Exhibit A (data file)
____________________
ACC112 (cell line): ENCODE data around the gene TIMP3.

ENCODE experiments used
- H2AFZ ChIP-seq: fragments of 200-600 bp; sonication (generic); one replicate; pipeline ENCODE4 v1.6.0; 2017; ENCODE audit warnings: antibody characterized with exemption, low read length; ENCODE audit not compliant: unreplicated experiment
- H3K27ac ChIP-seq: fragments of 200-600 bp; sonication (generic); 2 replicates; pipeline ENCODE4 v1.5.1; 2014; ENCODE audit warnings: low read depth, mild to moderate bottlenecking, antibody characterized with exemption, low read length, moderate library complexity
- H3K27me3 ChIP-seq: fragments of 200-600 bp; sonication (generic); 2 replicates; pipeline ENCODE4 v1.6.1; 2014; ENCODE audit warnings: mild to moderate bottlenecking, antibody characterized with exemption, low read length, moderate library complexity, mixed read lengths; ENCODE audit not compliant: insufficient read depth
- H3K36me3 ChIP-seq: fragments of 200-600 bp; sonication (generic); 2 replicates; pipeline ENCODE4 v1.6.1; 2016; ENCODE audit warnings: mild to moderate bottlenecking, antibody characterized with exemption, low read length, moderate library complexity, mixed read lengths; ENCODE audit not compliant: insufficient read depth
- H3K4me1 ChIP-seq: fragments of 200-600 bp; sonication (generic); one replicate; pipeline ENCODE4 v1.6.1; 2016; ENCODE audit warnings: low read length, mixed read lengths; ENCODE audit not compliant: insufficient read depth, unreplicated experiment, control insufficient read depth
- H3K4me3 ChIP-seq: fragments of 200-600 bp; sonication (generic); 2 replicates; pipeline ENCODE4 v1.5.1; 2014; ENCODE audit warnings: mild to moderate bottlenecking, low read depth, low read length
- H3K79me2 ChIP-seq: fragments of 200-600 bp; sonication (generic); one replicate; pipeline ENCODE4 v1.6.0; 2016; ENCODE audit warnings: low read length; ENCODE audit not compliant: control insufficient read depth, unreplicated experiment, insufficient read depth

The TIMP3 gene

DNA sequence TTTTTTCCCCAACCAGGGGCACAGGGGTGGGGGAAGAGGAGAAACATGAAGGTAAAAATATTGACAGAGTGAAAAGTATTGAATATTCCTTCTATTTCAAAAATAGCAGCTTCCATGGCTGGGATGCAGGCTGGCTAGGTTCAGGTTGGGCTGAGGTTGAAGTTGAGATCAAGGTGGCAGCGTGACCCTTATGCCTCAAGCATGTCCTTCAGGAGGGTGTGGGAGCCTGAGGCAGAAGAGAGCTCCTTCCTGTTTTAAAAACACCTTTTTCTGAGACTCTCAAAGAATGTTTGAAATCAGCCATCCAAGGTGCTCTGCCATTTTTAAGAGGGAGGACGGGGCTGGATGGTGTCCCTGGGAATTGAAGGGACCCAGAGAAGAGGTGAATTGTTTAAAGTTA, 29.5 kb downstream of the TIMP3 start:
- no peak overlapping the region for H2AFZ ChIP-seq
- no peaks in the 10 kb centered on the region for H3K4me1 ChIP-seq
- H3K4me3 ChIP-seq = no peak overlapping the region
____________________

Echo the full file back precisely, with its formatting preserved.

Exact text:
ACC112 (cell line): ENCODE data around the gene TIMP3.

ENCODE experiments used
- H2AFZ ChIP-seq: fragments of 200-600 bp; sonication (generic); one replicate; pipeline ENCODE4 v1.6.0; 2017; ENCODE audit warnings: antibody characterized with exemption, low read length; ENCODE audit not compliant: unreplicated experiment
- H3K27ac ChIP-seq: fragments of 200-600 bp; sonication (generic); 2 replicates; pipeline ENCODE4 v1.5.1; 2014; ENCODE audit warnings: low read depth, mild to moderate bottlenecking, antibody characterized with exemption, low read length, moderate library complexity
- H3K27me3 ChIP-seq: fragments of 200-600 bp; sonication (generic); 2 replicates; pipeline ENCODE4 v1.6.1; 2014; ENCODE audit warnings: mild to moderate bottlenecking, antibody characterized with exemption, low read length, moderate library complexity, mixed read lengths; ENCODE audit not compliant: insufficient read depth
- H3K36me3 ChIP-seq: fragments of 200-600 bp; sonication (generic); 2 replicates; pipeline ENCODE4 v1.6.1; 2016; ENCODE audit warnings: mild to moderate bottlenecking, antibody characterized with exemption, low read length, moderate library complexity, mixed read lengths; ENCODE audit not compliant: insufficient read depth
- H3K4me1 ChIP-seq: fragments of 200-600 bp; sonication (generic); one replicate; pipeline ENCODE4 v1.6.1; 2016; ENCODE audit warnings: low read length, mixed read lengths; ENCODE audit not compliant: insufficient read depth, unreplicated experiment, control insufficient read depth
- H3K4me3 ChIP-seq: fragments of 200-600 bp; sonication (generic); 2 replicates; pipeline ENCODE4 v1.5.1; 2014; ENCODE audit warnings: mild to moderate bottlenecking, low read depth, low read length
- H3K79me2 ChIP-seq: fragments of 200-600 bp; sonication (generic); one replicate; pipeline ENCODE4 v1.6.0; 2016; ENCODE audit warnings: low read length; ENCODE audit not compliant: control insufficient read depth, unreplicated experiment, insufficient read depth

The TIMP3 gene

DNA sequence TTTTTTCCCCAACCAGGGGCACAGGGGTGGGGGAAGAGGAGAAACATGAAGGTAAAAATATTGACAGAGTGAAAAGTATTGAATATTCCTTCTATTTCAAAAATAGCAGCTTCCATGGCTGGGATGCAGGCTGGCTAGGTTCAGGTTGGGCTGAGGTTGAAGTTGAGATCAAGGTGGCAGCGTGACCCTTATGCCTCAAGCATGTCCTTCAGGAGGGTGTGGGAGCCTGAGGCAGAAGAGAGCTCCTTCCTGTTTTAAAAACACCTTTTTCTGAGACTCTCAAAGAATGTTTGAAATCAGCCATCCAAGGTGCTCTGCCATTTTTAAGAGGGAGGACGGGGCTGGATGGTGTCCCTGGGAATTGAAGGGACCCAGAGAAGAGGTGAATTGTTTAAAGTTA, 29.5 kb downstream of the TIMP3 start:
- no peak overlapping the region for H2AFZ ChIP-seq
- no peaks in the 10 kb centered on the region for H3K4me1 ChIP-seq
- H3K4me3 ChIP-seq = no peak overlapping the region